Radon is a colorless, odorless, and tasteless gas that forms naturally from the radioactive decay of uranium in rocks, surficial materials, and soils over millions of years. After formation, radon can move through fractures and layering in rocks or through connected pores in surficial materials and soils and enter a home through the foundation. Exposure to radon in indoor air is estimated by the Environmental Protection Agency (EPA) to be the second leading cause of lung cancer, with smoking being the first.
George Springston, 2000
Statewide Groundwater Studies: Compilation and assessment of existing datasets, 2010.
Town and Watershed Groundwater Studies provide groundwater data for sustainable use and protection of water supplies and to understand water and human health issues.
County Groundwater Resource Maps were produced at a scale of 1:100,000 based on the statewide analyses.
A Special Bulletin consists of illustrated text with a geologic map and cross-sections for bedrock geology in various areas of Vermont.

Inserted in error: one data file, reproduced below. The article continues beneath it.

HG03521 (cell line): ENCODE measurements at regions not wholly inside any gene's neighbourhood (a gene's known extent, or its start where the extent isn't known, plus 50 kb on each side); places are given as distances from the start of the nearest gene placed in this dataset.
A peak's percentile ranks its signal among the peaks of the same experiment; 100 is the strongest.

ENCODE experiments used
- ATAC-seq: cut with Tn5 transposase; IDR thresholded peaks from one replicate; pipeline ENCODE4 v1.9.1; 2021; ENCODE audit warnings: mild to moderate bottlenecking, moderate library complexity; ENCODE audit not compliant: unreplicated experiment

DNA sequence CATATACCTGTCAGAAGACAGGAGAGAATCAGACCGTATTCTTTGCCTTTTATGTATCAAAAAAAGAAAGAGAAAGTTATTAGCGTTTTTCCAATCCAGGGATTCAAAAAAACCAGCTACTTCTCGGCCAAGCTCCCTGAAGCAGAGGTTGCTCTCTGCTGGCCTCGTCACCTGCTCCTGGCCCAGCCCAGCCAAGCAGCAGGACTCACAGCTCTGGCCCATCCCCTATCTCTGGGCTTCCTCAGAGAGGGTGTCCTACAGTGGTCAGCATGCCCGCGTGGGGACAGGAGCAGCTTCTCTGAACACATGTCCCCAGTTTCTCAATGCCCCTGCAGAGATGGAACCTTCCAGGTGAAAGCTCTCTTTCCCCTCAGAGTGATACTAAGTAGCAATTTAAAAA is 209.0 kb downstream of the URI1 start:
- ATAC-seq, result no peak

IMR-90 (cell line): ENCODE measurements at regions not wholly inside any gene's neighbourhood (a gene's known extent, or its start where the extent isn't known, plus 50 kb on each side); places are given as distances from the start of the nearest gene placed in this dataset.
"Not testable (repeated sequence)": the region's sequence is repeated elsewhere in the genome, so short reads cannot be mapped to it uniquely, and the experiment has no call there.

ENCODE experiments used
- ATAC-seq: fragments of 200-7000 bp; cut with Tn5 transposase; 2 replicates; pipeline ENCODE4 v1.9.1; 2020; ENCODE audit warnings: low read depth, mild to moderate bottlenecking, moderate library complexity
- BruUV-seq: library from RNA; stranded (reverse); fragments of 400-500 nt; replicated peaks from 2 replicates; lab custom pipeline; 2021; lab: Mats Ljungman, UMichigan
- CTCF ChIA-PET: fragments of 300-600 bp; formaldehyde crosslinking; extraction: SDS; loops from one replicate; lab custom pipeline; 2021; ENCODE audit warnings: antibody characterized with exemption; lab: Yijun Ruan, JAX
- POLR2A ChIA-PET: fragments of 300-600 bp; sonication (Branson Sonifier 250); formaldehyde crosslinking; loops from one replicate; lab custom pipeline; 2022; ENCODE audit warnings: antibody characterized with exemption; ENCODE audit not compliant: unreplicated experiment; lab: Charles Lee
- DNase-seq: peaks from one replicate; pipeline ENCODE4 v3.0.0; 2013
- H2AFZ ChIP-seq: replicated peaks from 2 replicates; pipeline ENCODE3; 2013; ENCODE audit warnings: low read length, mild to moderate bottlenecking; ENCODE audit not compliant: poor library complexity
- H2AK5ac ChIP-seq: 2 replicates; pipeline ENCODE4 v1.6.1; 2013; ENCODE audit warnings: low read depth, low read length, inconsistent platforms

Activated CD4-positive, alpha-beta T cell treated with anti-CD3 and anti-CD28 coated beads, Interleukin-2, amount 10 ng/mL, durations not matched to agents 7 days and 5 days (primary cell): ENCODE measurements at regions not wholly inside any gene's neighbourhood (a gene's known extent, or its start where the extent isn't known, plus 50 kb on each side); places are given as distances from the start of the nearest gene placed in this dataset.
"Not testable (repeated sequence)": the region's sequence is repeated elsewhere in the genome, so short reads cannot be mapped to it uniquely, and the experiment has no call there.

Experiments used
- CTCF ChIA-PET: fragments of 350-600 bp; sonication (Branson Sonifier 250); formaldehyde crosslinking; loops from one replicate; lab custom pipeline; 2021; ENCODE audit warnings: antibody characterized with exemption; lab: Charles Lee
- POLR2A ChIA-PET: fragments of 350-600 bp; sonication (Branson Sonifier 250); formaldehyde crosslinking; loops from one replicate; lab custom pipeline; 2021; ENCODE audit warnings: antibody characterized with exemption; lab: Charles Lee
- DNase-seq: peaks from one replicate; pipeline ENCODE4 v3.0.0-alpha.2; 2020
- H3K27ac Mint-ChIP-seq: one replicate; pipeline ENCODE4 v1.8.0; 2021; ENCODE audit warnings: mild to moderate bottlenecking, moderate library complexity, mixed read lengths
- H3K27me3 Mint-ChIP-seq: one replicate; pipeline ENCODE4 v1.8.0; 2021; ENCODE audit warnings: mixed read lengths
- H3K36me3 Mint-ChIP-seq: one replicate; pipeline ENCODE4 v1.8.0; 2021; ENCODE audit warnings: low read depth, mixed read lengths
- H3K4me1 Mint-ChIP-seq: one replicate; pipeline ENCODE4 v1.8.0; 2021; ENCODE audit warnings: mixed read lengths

Special Bulletin 1: Geology of the Plattsburgh and Rouses Point, New York‑Vermont quadrangles, Donald W. Fisher, 51 p., 2 plates, scale 1:62,500, 1968. Paper copy -$23.00
Open File reports include 1:24,000 scale bedrock, surficial, and groundwater maps published between 1963 and the present. Open File reports have a minimal level of review for conformance with editorial standards. All interpretations are those of the author. Most recent maps are Open File reports and include GIS data.
State Parks publications are illustrated booklets on the geology of some of the state parks and forests in Vermont. For the general interest reader.